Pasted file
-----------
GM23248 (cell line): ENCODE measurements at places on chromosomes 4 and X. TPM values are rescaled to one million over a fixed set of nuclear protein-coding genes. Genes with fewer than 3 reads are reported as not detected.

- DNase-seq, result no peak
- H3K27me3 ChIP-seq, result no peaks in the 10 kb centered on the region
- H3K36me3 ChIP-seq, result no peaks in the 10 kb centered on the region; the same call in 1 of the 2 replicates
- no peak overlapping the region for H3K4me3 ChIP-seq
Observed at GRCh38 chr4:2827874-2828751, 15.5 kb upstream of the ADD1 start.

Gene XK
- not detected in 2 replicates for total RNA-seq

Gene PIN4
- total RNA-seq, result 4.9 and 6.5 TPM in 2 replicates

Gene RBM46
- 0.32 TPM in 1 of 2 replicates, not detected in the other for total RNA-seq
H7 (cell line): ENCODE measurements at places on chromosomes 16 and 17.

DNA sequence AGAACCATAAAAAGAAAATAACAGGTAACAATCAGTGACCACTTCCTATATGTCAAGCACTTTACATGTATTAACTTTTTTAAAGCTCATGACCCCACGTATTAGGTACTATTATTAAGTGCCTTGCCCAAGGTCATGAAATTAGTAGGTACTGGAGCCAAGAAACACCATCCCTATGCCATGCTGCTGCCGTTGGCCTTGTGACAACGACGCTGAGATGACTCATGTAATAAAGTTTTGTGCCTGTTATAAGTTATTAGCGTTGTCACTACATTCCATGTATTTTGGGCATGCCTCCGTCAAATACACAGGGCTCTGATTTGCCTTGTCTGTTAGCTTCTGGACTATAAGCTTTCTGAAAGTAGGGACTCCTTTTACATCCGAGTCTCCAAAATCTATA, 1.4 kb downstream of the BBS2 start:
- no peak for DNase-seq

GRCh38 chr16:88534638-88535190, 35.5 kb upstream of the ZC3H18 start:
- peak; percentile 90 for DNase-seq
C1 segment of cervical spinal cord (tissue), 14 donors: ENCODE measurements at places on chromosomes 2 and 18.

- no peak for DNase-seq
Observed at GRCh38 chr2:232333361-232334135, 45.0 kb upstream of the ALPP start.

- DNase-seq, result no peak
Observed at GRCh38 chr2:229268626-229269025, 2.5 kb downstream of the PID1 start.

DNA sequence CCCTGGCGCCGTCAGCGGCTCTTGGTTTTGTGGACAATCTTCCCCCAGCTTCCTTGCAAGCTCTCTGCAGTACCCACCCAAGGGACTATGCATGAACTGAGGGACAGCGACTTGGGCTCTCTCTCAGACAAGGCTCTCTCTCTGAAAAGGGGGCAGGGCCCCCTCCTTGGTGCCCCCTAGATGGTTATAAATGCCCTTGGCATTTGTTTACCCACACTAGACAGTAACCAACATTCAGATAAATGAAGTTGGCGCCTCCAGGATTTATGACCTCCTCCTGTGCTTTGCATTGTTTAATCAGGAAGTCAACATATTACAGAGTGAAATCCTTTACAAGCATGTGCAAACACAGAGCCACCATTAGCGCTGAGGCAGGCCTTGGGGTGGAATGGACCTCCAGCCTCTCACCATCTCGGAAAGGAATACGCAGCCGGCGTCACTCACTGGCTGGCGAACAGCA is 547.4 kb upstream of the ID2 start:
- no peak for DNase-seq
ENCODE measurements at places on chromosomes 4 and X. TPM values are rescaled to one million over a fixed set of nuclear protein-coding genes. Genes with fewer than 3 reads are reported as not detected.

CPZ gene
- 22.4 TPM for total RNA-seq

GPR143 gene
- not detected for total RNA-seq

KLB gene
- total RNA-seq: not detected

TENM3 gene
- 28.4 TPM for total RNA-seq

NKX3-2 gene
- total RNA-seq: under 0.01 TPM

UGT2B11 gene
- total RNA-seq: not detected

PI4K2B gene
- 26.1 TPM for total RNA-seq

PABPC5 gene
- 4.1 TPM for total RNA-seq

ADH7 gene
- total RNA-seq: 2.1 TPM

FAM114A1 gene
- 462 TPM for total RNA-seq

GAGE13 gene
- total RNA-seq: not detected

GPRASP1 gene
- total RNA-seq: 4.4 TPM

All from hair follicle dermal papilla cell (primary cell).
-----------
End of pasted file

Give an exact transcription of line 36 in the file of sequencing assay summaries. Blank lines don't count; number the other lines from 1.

UGT2B11 gene